What then do I mean by the ideal of a universal religion? I do not mean a universal philosophy, or a universal mythology, or a universal ritual, but I mean that this world must go on, wheel within wheel. What can we do? We can make it run smoothly, we can lessen friction, we can grease the wheels, as it were. By what? By recognizing variation. Just as we have recognized unity, by our very nature so we must also recognize variation. We must learn that truth may be expressed in a thousand ways, and each one yet be true. We must learn that the same thing can be viewed from a hundred different standpoints, and yet be the same thing. (Cf. Complete Works, II: 382-83 .)
In society we see so many various natures of mankind. A practical generalization will be impossible, but for my purpose I have simply characterized them into four. First, the active man; then the emotional man; then the mystical man, and lastly the philosopher.
To be universal, religion must provide possibility of realizing truth through means suitable to any one of these minds, and a religion which says that through one alone all men must struggle, whether these minds are capable of the struggle or not, must end in agnosticism.
In his lecture on Karma Yoga,1 Swami dealt with the science of work. The lecture for the most part analyzed the motives men have in work, and particularly the motive of heaven as a reward for good work on earth. This, said the Swami, is shopkeeping religion. Work alone reaches its highest when it is done absolutely without hope of reward, work for work's sake, and without regard to the consequences.
In discussing Bhakti Yoga,2 Devotion, the Swami explained the rationale of a Personal God. This idea of devotion and worship of some being who has to be loved, and who can reflect back the love to man, is universal. The lowest stage of the manifestation of this love and devotion is ritualism, when man wants things that are concrete, and abstract ideas are almost impossible. Throughout the history of the world we find man is trying to grasp the abstract through thought forms, or symbols, and the external manifestations of religion. Bells, music, rituals, books, images come under that head. Man can only think with form and word. Immediately thought comes, form and name flash into the mind with them, so that when we think of God, whether as the Personal God with human shape, or as the Divine Principle, or in any other aspect, we are always thinking of our own highest ideal with some or other form, generally human, because the form of man is the highest of which man can conceive. But, while recognizing this as a necessity of human weakness, and while making proportionate use of rituals, symbols, books and churches, we must always remember that it is very good to be born in a church, but it is very bad to die in a church. If a man dies within the bounds of these forms, it shows that he has not grown, that there has been no uncovering of the real, the Divinity, within him.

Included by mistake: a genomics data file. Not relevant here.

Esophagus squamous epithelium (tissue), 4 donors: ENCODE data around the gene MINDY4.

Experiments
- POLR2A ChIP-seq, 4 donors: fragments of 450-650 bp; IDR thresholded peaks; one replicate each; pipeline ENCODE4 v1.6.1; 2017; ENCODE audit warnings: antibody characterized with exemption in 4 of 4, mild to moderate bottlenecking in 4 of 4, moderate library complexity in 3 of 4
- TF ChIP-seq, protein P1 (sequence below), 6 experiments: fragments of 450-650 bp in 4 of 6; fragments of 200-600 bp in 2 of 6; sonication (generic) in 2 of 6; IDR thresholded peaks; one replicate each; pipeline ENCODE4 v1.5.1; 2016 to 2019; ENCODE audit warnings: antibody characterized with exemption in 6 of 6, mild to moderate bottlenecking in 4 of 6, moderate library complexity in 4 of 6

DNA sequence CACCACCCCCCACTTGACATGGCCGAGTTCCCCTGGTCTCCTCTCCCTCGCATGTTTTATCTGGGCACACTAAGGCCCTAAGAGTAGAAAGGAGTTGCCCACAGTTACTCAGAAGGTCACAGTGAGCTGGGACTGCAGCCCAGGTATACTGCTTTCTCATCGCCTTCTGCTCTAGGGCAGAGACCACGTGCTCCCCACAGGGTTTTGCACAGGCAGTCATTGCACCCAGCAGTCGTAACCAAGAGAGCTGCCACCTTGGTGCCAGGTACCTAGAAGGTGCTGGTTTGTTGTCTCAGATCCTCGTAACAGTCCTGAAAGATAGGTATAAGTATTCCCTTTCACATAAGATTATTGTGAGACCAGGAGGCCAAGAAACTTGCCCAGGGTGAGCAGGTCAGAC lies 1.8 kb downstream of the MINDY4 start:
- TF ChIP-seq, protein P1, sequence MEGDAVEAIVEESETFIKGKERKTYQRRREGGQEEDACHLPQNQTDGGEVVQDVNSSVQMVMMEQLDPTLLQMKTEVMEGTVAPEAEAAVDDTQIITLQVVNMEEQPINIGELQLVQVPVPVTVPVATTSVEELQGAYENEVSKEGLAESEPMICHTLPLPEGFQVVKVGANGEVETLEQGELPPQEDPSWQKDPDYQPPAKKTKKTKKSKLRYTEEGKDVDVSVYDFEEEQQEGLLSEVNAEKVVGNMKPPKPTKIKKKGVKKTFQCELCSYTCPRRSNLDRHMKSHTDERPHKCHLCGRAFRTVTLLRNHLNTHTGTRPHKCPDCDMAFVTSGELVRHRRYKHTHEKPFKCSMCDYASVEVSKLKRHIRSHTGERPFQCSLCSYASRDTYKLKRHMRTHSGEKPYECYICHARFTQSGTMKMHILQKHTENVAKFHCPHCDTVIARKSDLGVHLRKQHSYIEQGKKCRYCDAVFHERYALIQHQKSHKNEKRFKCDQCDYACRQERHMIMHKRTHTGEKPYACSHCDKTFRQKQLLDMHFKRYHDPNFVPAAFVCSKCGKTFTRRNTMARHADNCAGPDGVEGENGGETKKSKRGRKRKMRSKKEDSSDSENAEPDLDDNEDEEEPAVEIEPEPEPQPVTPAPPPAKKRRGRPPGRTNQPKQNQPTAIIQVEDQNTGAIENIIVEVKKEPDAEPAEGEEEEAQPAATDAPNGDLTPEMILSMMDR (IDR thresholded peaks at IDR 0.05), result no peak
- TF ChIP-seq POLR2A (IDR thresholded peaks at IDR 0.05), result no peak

True love can be regarded as a triangle. The first angle is, love knows no bargain. So when a man is praying to God, "give me this, and give me that," it is not love. How can it be? "I give you my little prayer, and you give me something in return"; that is mere shopkeeping. The second angle is, love knows no fear. So long as God is regarded as a rewarder or a punisher there can be no love for him. The third angle, the apex, is, love is always the highest ideal. When we have reached the point where we can worship the ideal as the ideal, all arguments and doubts have vanished forever. The ideal can never escape, because it is part of our own nature.